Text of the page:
In addition to these kinds of critiques of economic disciplinary assumptions, Fl’E approaches have shown how both gender and race can structure many economic transactions so that women and men (and other people whose identities may not conform to binary gender classifications) participate in markets on unequal terms (Bakker 1994, 5; Gill and Roberts 2011).These dynamics are relevant both within and among countries. Fl’E scholars show how states often exploit women’s subordination, marketing their under-paid labour as a competitive advantage to attract international manufacturing (Dedeoglu 2013). In this way, global production chains that bring affordable goods to the Global North, such as food, clothing and technology, are often rendered possible by continued gendered exploitation (Dedeoglu 2013).

State and corporate claims of non-responsibility for social reproduction have also resulted in it, too, becoming a globalised commodity, with stark gendered and racialised impacts. As states continue to retrench public services, a small proportion of highly educated women can buy in labour to perform care work, which the state supports and subsidises less and less. Usually, this labour takes the form of either female migration or ethnicised labour— a practice that gender-selective and racist national border regimes often facilitate (Sauer and Woehl 2011).The migration ‘care chains’ (Hochschild 2000) established by these policies also mean that gender regimes are no longer ‘fenced in’ by the nation state, instead stretching between countries sending and receiving migrants (Hochschild 2000; Sauer and Woehl 2011).This has clear effects on classed and racialised hierarchies among women.

In order to contest these gender-biased and gender-blind understandings entrenched in mainstream economic policy, Fl’E scholars have devised concepts and measures that capture the gendered inputs into the economy and the gendered outcomes of policy. These include the application of human rights perspectives to macro-economic policy (Balakrishnan et al. 2010), gender budgeting (see below),‘social infrastructure (Elson 2017), and attempts to theorise‘depletion’ (Kai et al. 2014).These concepts and approaches attempt to account for the input of social reproductive labour, the impacts of investing in it and the impacts of cutting state support for it. They provide analyses that span different levels of the economy and expose the interrelations between the productive and reproductive economy and the economic and social spheres.

Finally, FPE has also pointed out global patterns in the production and mobilisation of economic knowledge. These critiques have identified the types of knowledge commonly held in esteem in economic policy-making. Peterson (2012, 9) highlights the grip of‘positivism, modernism and masculinisation’ in economic policy-making. She describes positivism in terms of ‘rationalist approaches’ characterised by dichotomised thinking and stable definitions of homogenous and discrete phenomena that enable calculation and prediction as well as control over ambiguity, contestation and critical reflection. She describes modernism as privileging of Western-centric knowledge-production, governed by individualism and instrumental rationality and with a tendency to devalue the voices of‘others’. Finally, masculinism is the tendency to base economic theory on essentialised notions of a generic atomistic and self-interested man (for a discussion of masculinities see Hearn et al. in this volume).These kinds of approaches drive mainstream economic analysts to pursue ‘objective’ measures of the impacts of, for instance, the crisis rather than analyses that concede the complex social and cultural realities leading to it (Griffin 2013).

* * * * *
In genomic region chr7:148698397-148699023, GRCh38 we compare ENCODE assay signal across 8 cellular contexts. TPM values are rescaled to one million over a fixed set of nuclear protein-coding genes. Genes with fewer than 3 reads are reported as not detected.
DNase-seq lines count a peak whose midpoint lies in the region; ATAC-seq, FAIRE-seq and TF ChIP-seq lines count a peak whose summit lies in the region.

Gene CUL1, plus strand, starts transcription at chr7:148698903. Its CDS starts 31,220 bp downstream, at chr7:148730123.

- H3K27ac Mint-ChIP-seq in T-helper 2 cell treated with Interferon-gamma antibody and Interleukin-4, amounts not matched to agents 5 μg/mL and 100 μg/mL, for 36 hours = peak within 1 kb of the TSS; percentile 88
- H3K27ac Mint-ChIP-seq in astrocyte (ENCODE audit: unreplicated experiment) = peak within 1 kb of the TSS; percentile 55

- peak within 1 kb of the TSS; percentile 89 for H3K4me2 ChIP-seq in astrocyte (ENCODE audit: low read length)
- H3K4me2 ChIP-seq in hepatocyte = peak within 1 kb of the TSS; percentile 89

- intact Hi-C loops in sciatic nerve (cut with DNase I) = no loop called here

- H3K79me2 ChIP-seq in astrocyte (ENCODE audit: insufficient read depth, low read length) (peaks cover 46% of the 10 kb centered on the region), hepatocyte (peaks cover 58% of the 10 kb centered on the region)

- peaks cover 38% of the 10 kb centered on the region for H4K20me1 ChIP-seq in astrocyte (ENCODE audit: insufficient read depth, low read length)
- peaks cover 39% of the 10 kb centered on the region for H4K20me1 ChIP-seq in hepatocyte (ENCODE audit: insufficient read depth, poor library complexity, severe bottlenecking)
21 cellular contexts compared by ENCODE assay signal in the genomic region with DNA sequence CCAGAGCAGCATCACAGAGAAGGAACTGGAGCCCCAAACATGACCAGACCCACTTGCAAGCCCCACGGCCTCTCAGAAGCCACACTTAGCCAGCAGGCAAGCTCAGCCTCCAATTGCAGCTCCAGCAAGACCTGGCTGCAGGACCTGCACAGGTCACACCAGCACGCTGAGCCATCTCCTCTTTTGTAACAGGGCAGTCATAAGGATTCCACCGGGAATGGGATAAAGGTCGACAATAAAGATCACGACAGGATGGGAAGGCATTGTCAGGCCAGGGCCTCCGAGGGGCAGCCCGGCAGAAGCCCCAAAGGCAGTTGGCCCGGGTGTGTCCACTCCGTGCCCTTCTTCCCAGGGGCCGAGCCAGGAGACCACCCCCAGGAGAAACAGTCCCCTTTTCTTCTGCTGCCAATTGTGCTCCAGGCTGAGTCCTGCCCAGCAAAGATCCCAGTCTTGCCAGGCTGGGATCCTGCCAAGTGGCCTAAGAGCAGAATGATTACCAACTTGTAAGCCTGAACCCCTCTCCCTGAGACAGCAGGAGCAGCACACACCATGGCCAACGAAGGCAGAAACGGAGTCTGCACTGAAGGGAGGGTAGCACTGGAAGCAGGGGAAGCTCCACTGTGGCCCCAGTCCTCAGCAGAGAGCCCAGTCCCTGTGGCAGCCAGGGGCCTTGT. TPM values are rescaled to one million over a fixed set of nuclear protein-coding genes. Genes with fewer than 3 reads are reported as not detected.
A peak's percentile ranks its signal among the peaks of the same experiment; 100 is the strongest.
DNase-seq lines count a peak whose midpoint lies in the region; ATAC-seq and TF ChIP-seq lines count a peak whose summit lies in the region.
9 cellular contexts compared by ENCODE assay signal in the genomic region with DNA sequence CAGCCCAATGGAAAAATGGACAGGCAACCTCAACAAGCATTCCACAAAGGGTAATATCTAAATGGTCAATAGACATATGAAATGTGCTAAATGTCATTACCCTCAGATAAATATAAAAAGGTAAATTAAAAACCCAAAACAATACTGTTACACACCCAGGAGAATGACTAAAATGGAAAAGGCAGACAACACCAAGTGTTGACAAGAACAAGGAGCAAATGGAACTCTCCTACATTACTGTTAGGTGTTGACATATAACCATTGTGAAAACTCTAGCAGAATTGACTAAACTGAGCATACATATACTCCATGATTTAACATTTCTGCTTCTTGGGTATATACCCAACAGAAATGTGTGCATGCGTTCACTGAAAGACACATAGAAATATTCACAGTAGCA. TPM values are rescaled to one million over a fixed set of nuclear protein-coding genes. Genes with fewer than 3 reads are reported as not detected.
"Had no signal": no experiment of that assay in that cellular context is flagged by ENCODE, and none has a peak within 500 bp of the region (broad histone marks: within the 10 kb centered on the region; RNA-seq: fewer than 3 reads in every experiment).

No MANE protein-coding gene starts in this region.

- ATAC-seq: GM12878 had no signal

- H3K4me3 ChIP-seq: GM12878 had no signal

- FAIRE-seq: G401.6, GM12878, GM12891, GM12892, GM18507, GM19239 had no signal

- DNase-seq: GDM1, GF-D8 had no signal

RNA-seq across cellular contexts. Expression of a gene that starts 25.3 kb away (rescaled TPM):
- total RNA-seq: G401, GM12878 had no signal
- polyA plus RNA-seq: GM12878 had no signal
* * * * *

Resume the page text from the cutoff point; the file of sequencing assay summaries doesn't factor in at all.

The dominance of positivism, modernism and masculinism in economic policy-making also underpins a tendency to confer onto white male perspectives the mantle of‘expertise’ while rejecting competing perspectives from peripheral or marginalised voices. Basing economic theory explicitly on (Western, white) men also glosses over relationships between differently located people, thus normalising inequalities. Fl’E approaches, in contrast, emphasise multidisciplinary approaches, which include analyses of inter alia gendered practices and processes in institutions, such as the World Bank or multinational corporations; sites of analyses, such as the household; and methods such as ethnography — foci traditionally overlooked by ‘malestream’ political economy scholars (Elias and Roberts 2018).

Finally, FPE concepts have been applied to show how the dominance of these epistemological tendencies in economic policy-making shape the possibilities for feminist interventions in economic policy. A key example of this is the widespread tendency to support gender equality policies with arguments and empirical knowledge about efficiency, business benefits and positive effects on employment rates, economic growth and competitiveness. FPE analyses argue that promoting gender equality measures on this basis ignores the historical and structural causes of gender inequality, legitimises neoliberal economic policies and corporate capitalism, reproduces gendered understandings of the economy and reduces gender equality commitments to an investment strategy (Elomaki 2015, 2020). Such promotion also restricts the justifications feminists can use in support of gender equality measures to arguments premised on efficiency, while drawing feminists into the frustrations of working within restrictive ‘technicalised’ policy development and implementation processes (Ferguson 2015).